Andrew Grice: Capturing the public mood is one thing – keeping it is quite another

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In his first speech to the Conservatives' annual conference after becoming party leader, David Cameron endorsed gay marriages. He didn't know how Tory activists would react. Some old farts sat on their hands, stony-faced. But after a pregnant pause, applause began to ripple around the hall.

It was a big moment; the new Tory leader showed that he could take his party with him on his modernising crusade. Mr Cameron was dragging it into the real world. This week's fascinating British Social Attitudes annual survey shows that the number of people who believe that same-sex relationships are "always" or "mostly" wrong has fallen from 75 per cent to 36 per cent since 1975.

A cynic might accuse Mr Cameron, who previously opposed Section 28, of following rather than leading public opinion. But the Tory leader is out of tune with the public mood on marriage: 45 per cent of people think it makes "no difference" to children whether their parents are married or living together.

Mr Cameron is impaled on a hook of his own making after promising to reward marriage in the tax system. It is a policy in which he passionately believes. But his passion is not shared by all his senior colleagues, including the man who must find up to £4.9bn for it when the cupboard is not only bare but has already been carted off to the pawnbroker. George Osborne, the shadow Chancellor, is Mr Cameron's closest ally but is a metropolitan man, while Mr Cameron's instincts are more in tune with those of shire Tory traditionalists than we sometimes realise.

Overall, the attitudes survey brought cheer to the Tories. For the first time in 20 years, the Conservatives are supported by more people (32 per cent) than Labour (27 per cent). The proportion of people who believe governments should redistribute income from the better-off to the less well-off has fallen from 51 to 38 per cent since 1994, while the number who support higher tax and spending has dropped from 62 to 39 per cent since 1997.

So if you were building an identikit ideal politician, you would combine social liberalism with economic conservatism. Enter, stage right, Mr Cameron. This week's survey has sparked a lively behind-the-scenes debate in Labour circles. I resolved not to write about Mr Blair today as there will be enough of him on other pages, but you can't keep him out of it. Some ministers blame him for shifting Labour, and the country, too far to the right, saying Gordon Brown is now paying the price.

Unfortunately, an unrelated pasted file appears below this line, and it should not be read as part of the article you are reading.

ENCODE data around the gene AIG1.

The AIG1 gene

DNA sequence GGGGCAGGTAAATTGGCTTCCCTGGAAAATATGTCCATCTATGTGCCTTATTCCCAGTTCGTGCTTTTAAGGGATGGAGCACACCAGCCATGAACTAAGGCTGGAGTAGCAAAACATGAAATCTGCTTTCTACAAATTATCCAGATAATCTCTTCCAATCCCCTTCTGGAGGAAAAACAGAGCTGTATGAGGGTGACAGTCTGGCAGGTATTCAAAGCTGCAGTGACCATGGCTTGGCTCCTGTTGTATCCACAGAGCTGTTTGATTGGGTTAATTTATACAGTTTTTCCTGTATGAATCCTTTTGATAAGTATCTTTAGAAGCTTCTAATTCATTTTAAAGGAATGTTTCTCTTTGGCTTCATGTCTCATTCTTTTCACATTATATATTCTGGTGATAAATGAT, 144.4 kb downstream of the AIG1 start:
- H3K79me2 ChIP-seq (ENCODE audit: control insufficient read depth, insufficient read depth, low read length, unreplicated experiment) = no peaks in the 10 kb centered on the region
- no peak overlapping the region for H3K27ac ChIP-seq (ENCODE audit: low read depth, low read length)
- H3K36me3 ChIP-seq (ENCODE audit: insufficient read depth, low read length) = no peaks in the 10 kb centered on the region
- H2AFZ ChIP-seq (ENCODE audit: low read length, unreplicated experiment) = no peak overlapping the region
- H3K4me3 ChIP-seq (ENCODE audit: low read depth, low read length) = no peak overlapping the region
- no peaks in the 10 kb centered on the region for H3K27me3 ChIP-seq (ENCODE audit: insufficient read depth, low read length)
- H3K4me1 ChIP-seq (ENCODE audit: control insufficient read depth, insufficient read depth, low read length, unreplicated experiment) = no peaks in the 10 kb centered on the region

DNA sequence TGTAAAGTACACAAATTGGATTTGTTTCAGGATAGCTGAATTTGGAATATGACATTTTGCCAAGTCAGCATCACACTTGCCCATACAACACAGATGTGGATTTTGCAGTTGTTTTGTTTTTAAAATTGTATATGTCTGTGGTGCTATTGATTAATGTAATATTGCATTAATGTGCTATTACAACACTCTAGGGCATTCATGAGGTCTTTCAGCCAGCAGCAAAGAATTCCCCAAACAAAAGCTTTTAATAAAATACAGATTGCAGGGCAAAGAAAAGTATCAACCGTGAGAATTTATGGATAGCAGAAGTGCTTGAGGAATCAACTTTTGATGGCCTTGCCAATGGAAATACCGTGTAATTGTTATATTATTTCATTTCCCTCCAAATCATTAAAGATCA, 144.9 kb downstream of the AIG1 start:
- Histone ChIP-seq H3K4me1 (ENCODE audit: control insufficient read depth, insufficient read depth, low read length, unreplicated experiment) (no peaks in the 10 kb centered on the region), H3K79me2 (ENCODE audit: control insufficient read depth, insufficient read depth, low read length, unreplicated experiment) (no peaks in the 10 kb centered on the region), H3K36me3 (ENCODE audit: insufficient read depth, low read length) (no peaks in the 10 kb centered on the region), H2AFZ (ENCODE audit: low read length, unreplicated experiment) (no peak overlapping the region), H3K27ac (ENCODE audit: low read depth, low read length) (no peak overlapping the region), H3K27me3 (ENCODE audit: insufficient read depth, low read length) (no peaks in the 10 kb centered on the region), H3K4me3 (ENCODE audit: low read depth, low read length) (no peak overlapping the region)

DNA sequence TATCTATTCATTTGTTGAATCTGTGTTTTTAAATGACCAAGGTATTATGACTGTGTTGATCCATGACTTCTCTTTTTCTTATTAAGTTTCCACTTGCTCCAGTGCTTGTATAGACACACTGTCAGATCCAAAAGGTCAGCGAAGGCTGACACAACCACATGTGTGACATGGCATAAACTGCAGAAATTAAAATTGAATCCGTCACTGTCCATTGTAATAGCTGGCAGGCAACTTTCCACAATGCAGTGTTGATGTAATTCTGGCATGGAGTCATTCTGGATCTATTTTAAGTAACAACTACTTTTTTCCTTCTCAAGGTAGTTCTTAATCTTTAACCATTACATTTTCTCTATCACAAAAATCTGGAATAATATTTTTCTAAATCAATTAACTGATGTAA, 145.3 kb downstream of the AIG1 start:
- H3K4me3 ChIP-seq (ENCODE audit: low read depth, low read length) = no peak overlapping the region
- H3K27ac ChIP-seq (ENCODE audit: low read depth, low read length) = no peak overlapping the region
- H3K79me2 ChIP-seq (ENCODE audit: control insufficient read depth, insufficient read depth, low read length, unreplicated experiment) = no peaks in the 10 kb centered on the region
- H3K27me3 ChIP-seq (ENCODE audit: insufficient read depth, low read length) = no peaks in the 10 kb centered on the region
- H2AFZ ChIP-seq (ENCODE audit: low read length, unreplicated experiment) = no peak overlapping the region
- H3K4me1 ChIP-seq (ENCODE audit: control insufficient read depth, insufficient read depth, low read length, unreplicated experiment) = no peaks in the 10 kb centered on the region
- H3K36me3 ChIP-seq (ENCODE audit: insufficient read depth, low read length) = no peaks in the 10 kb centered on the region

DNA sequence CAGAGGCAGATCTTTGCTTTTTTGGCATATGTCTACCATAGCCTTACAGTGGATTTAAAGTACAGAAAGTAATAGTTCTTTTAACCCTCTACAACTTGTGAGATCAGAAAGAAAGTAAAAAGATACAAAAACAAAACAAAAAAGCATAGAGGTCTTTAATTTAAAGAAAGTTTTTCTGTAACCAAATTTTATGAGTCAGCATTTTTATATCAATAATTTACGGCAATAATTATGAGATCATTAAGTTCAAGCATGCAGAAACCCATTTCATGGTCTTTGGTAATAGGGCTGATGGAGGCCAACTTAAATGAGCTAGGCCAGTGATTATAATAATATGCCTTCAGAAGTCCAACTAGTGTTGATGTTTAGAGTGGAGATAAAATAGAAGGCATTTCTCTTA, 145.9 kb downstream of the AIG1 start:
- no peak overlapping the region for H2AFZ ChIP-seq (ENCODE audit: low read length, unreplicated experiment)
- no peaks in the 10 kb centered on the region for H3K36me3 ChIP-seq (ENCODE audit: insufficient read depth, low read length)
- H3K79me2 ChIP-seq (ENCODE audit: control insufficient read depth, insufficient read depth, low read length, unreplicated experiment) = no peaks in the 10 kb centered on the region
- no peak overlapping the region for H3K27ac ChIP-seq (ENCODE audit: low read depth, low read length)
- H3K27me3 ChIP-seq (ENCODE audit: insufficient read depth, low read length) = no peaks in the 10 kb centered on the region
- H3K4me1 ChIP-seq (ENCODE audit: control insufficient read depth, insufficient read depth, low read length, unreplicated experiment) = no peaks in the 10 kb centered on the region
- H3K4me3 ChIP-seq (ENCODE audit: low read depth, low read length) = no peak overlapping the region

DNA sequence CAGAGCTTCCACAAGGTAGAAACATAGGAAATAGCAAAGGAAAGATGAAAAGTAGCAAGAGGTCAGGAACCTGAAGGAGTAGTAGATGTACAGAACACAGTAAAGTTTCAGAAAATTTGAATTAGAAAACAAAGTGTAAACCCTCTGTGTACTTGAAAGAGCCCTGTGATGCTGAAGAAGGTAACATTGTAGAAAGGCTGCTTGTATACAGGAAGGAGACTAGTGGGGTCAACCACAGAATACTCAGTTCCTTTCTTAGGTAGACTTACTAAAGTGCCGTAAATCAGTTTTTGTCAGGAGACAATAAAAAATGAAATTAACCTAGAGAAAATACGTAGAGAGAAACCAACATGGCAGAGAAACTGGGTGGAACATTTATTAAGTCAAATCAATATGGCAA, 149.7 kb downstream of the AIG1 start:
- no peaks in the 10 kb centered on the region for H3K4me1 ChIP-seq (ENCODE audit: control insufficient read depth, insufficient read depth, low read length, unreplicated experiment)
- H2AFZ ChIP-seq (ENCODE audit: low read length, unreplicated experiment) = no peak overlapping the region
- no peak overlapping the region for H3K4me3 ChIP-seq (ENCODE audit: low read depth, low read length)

Certainly, Mr Blair was desperate to slay the Old Labour dragons – supporting public ownership, high tax and spending, trade union power and nuclear disarmament, and being anti-business and anti-American (the latter "correction" explaining the whole Iraq episode, in my view). Did he at first follow and then lead public opinion? Did he overshoot the runway, allowing Labour to miss a historic opportunity to entrench its values? A major government-ordered study this week, showing that the gap between rich and poor is now greater than at any time since the Second World War, only sharpened Labour's debate.

Intriguingly, the number of people describing themselves as Labour supporters dipped in 2007, when Mr Brown succeeded Mr Blair. Was that because the new Prime Minister was out of sync with the country, or was it because he was seen as a dangerous leftie compared with Mr Blair?

My hunch is that there's a more prosaic explanation: the passage of time. Margaret Thatcher captured the public mood when she came to power in 1979, but was out of touch with it when booted out by her own party in 1990. The country never really bought shares in Thatcherism, and demand for higher spending and redistribution of wealth grew.

New Labour may have satisfied the public's limited demand for change after 1997 with its cautious approach, ever mindful of those old dragons – too cautious, some ministers say, with hindsight. The financial crisis should have helped a centre-left party, but it had extolled the virtues of "light touch" City regulation to remind voters it was not Old Labour. "We could have put up the top rate of tax to 50p two years ago instead of waiting until this April," one Cabinet minister told me. "We are behind the curve."

On the face of it, the attitudes survey suggests that Labour needs a miracle to cling on to power at this year's election. Yet a closer look at the small print gives Labour a few crumbs of comfort: 81 per cent of people want more health spending and 72 per cent favour a bigger education budget. Two-thirds of voters still think the Government has a responsibility to reduce the gap between rich and poor.

Nor should the Tories think the public share their thirst for deep spending cuts. The most popular view, held by 50 per cent, is that spending and taxation levels should stay as they are; only eight per cent support cuts.

Perhaps the public's real thirst is simply for some kind of change, because they tire of the political establishment whichever party is in power. It happened in 1997 and it may well be repeated this year. If the Tories win and are true to their word when it comes to cuts in spending, they could become very unpopular very quickly. In a few years, most of us might be lefties again.